There is always wonderful performances when you see Circus Amok in the parks. I attended the Tompkins Square Park performance on Sept 14th (one of 5 parks they performed in) and had so much fun! Here are a few photographs and video from the show.
The audience was growing an hour before the show began.Jennifer Miller on stilts announces the beginning of the show.
The Circus Amok even has a tiger trainer.
The audience filled the entry way to the park with children and adults.The Circus Amok clowns had plenty to do and say about America.Jennifer Miller leads the audience through the show with her charming patter.The show always presents wonderful props and scenery to illustrate the theme.Juggling rings and clubs are always a great addition to the circus.
The pyramid balancing of founder/director Jennifer Miller was the finale.
Video Excerpts from the Circus Amok Tompkins Park show.
Celebrating the work of Yoshiko Chuma & The School of Hard Knocks
Moderator for the evening was Gayle Tufts.
A ‘free’, interactive, educational series exploring the history and development of Off-Off Broadway from its inception within the Village ‘coffeehouse theatres’ of the 1960’s through today. Part artist portrait, part history lesson, part community forum.
Here are a few photographs from the evening’s event.
Brian Moran (one of the original members of School of Hard Knocks)performs a dance improv.
Moderator Gayle Tufts and Yoshiko do a little duo together.
Yoshiko Chuma slyly approaches the microphone.
Panel #1 – Left to Right: Yoshiko Chuma, Gayle Tufts, Deborah Jowitt, Brian Moran, Lori E. Seid.
Deborah Jowitt talks about her experiences watching Yoshiko Chuma over the years.
Brian Moran talks about his time performing with Yoshiko Chuma and The School of Hard Knocks.
Yoshiko talks about her work with the company in the early days of it’s formation.
Lori E. Seid talks about her time working with the company as lighting designer and stage manager.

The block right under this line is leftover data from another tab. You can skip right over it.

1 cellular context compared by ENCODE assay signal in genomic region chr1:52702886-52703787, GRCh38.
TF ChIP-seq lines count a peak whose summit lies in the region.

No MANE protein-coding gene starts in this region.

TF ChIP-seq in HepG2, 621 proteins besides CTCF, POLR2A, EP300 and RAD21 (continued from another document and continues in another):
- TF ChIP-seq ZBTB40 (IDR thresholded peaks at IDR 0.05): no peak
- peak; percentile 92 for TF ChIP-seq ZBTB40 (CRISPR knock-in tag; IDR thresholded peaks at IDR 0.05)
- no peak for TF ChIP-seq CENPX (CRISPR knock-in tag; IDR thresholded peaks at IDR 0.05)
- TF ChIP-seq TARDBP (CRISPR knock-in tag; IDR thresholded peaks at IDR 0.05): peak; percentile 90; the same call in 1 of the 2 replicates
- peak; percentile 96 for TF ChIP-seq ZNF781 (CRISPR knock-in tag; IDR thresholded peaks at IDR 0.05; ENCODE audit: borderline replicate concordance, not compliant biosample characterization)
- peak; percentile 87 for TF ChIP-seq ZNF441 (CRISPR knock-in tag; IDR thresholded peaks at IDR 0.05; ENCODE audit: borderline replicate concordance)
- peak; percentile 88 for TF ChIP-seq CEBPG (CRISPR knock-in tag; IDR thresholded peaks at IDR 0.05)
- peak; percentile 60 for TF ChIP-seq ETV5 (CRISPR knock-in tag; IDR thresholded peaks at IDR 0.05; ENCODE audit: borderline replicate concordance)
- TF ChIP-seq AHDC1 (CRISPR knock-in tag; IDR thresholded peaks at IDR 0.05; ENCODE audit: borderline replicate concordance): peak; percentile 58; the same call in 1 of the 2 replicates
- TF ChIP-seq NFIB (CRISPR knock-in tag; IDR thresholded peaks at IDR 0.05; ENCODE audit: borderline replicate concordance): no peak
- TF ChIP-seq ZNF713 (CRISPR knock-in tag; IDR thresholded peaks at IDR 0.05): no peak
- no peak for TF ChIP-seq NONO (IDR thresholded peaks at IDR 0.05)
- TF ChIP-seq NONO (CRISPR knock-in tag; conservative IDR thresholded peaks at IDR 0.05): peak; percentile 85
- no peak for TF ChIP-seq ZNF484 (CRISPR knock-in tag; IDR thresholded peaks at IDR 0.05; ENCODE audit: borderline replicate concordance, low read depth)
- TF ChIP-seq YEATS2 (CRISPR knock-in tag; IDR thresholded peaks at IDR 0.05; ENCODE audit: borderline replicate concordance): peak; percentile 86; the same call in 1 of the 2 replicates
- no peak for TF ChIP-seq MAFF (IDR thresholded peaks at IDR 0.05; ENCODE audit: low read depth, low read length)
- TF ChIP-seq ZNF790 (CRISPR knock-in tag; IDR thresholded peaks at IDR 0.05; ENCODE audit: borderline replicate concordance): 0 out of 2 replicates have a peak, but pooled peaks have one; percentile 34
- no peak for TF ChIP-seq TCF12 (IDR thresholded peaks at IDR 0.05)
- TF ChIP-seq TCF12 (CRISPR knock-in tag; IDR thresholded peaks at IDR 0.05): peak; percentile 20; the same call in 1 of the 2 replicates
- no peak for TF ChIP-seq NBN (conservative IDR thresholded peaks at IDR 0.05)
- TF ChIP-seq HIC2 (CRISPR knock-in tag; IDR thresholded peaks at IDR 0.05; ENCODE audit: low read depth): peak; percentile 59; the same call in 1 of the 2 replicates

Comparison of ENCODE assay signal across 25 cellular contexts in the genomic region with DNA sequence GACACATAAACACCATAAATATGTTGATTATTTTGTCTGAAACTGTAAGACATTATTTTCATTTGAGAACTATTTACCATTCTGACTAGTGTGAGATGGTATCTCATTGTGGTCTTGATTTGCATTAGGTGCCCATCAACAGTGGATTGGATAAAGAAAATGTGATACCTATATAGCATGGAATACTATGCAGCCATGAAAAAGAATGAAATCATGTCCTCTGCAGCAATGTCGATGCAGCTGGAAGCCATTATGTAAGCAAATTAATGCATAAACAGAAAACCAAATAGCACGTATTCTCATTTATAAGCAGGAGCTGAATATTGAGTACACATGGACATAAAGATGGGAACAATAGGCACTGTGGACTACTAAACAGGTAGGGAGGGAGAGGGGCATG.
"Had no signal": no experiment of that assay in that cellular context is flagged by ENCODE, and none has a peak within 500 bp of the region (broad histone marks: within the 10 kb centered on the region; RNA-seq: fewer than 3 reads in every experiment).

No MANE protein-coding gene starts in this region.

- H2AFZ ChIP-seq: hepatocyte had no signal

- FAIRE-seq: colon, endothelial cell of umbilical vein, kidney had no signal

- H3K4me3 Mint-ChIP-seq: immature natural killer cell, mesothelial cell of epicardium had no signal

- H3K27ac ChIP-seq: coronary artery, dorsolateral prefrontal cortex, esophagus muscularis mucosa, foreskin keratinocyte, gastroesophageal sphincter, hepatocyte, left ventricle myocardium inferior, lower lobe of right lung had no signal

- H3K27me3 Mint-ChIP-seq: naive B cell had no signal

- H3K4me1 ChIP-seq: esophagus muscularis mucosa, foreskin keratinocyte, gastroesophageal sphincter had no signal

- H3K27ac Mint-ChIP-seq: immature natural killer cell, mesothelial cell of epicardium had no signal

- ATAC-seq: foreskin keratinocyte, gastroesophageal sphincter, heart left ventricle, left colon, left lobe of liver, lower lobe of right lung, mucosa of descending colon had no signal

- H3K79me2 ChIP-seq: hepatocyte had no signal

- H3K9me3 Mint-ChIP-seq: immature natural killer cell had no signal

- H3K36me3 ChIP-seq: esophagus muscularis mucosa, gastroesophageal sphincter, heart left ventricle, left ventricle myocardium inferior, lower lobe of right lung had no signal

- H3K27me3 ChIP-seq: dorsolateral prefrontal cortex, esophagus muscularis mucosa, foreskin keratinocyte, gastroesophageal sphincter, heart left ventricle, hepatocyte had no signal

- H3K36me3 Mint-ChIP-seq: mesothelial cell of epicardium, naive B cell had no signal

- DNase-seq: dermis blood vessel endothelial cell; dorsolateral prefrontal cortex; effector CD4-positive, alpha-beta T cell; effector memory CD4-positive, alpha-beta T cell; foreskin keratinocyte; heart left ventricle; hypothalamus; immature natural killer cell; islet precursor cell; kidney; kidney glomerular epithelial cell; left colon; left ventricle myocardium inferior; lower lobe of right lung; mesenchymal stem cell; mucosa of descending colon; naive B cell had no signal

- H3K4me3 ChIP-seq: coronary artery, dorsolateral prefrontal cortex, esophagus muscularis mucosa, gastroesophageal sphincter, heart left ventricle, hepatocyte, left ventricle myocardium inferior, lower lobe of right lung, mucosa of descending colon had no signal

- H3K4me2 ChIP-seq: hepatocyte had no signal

Ursula Eagly talks about her time with Yoshiko using a powerpoint presentation.
Ursula’s powerpoint was very informative as what countries Yoshiko had worked in and the people she worked with.
Gayle Tufts talks with photographer/painter Bob Flynt about his photographs of Yoshiko and the company.
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PANEL #2 – Allyson Green, Elise Bernhardt and Gabriel Berry.
Allyson Green talks about Yoshiko’s work and it’s impact on her.
Elise Bernhardt talks about her inspiration from Yoshiko’s work.
Gabriel Berry discusses her work making costumes for Yoshiko and the company.
Yoshiko Chuma and Robert Black perform a duo with his bass.
Robert Black behind Yoshiko in their duo.
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PANEL #3 – Jodi Melnick, Ursula Eagly and Mizuo Peck. (no photos)
Gayle Tufts talks to the audience about her work performing in Germany/Austria.
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During the evening their were photographs of Yoshiko Chuma’s early performance days by Dona Ann McAdams, a scene from a film by Jacob Burckhardt (It Don’t Pay to be an Honest Citizen)1984
During the panel discussion Deborah Jowitt reads excerpts from her reviews and experiences watching Yoshiko Chuma & The School of Hard Knocks. Brian Moran talks about his early days working with Yoshiko Chuma &The School of Hard Knocks.
Recollections and remembrances of working with Yoshiko Chuma & The School of Hard Knocks by Lori E. Seid. Introduced by Gayle Tufts. Part of the LaMama Etc series.
An example of the dance work done by Yoshiko Chuma & School of Hard Knocks is demonstrated by dancer Megumi Eda in a short solo piece.
During the evening Yoshiko Chuma and Robert Black engaged in an improv with nothing but his bass and bow and Yoshiko's dancing. Nicky Paraiso sings and Dane Terry and Nicky do a piano relay.
One of the talents Gayle Tufts has is singing. Here she sings a song she wrote. Accompanied by Nicky Paraiso on the piano and Robert Black on Bass.
Part of the Coffehouse Chronicles #125.
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Here is a video of the last Avant-Garde-Arama performance that was presented at that site.
Here is a compilation video I made from photographs and video I shot at the Friday, June 17th AGA. It has the stills from the show embedded in the video of the finale WRECKING BALL! It was a great show. Murray Hill hosted the evening. Very Funny! The following performers were on hand to add pizazz to the night’s festivities. Tom Murrin (the Alien Comic), Tigger, John Kelly, Lucy Sexton (the Factress), The Dazzle Dancers, Julie Atlas Muz, Hank and Cupcakes. The show finished with a accordion solo by Geo and everyone sang the Ethyl Eichelberger song ‘We Are Women Who Survive”.
In the basement was the Lori E. Seid cafe.
In this homage to the mood goddess Luna Macaroona on the occasion of the April Full Pink Moon, AUNTS presented a stellar lineup of performances and a touch of mayhem. The list was a ‘who’s who’ of the downtown performance scene. Hosted by Lucy Sexton.
Lucy Sexton hosted the Full Moon show with joy and pizazz which was evident on her face throughout the night.
LaMama’s ‘The Club’ program director Nicky Paraiso holds up the program for the festival and gets the show started.